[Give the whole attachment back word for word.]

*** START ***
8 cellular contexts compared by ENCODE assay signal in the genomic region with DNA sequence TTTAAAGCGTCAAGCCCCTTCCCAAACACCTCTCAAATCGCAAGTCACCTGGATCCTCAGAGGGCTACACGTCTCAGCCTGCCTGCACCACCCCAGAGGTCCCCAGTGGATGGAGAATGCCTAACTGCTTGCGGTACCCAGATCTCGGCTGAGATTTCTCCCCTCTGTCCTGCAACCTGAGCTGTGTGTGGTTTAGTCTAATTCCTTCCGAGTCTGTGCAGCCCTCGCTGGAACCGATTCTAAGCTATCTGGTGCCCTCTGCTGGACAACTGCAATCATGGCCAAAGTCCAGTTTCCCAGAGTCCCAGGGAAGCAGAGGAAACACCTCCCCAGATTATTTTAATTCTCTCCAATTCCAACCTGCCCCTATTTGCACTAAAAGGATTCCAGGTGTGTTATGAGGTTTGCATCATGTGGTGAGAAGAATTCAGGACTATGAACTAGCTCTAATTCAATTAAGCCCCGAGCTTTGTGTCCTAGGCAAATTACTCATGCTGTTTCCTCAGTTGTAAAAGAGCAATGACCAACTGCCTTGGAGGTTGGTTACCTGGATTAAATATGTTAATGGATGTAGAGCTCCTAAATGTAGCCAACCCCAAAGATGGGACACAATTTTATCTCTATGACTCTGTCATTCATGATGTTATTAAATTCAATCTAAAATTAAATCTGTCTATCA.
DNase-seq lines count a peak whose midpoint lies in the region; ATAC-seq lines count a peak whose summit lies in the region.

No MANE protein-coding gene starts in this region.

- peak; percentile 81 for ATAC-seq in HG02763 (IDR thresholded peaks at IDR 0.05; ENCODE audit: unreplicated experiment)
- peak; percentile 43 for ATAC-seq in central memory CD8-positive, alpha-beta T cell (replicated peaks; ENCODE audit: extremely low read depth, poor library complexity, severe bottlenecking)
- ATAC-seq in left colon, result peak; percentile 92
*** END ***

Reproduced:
8 cellular contexts compared by ENCODE assay signal in the genomic region with DNA sequence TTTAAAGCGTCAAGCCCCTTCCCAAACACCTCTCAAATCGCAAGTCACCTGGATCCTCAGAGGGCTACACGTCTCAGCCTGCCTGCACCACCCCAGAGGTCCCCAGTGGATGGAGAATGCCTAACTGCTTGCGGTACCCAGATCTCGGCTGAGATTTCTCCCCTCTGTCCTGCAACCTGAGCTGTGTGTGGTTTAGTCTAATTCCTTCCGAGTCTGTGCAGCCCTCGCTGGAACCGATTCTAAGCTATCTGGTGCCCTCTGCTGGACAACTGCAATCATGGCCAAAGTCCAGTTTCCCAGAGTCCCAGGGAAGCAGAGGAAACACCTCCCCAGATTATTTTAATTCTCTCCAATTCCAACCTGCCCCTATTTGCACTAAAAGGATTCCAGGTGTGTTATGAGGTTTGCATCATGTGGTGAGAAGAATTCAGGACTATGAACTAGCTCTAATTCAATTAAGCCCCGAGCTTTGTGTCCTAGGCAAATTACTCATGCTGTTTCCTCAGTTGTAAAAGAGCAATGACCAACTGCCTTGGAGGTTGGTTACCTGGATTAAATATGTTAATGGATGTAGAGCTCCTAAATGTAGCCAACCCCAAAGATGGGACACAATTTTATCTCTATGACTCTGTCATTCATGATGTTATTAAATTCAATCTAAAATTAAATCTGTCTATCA.
DNase-seq lines count a peak whose midpoint lies in the region; ATAC-seq lines count a peak whose summit lies in the region.

No MANE protein-coding gene starts in this region.

- peak; percentile 81 for ATAC-seq in HG02763 (IDR thresholded peaks at IDR 0.05; ENCODE audit: unreplicated experiment)
- peak; percentile 43 for ATAC-seq in central memory CD8-positive, alpha-beta T cell (replicated peaks; ENCODE audit: extremely low read depth, poor library complexity, severe bottlenecking)
- ATAC-seq in left colon, result peak; percentile 92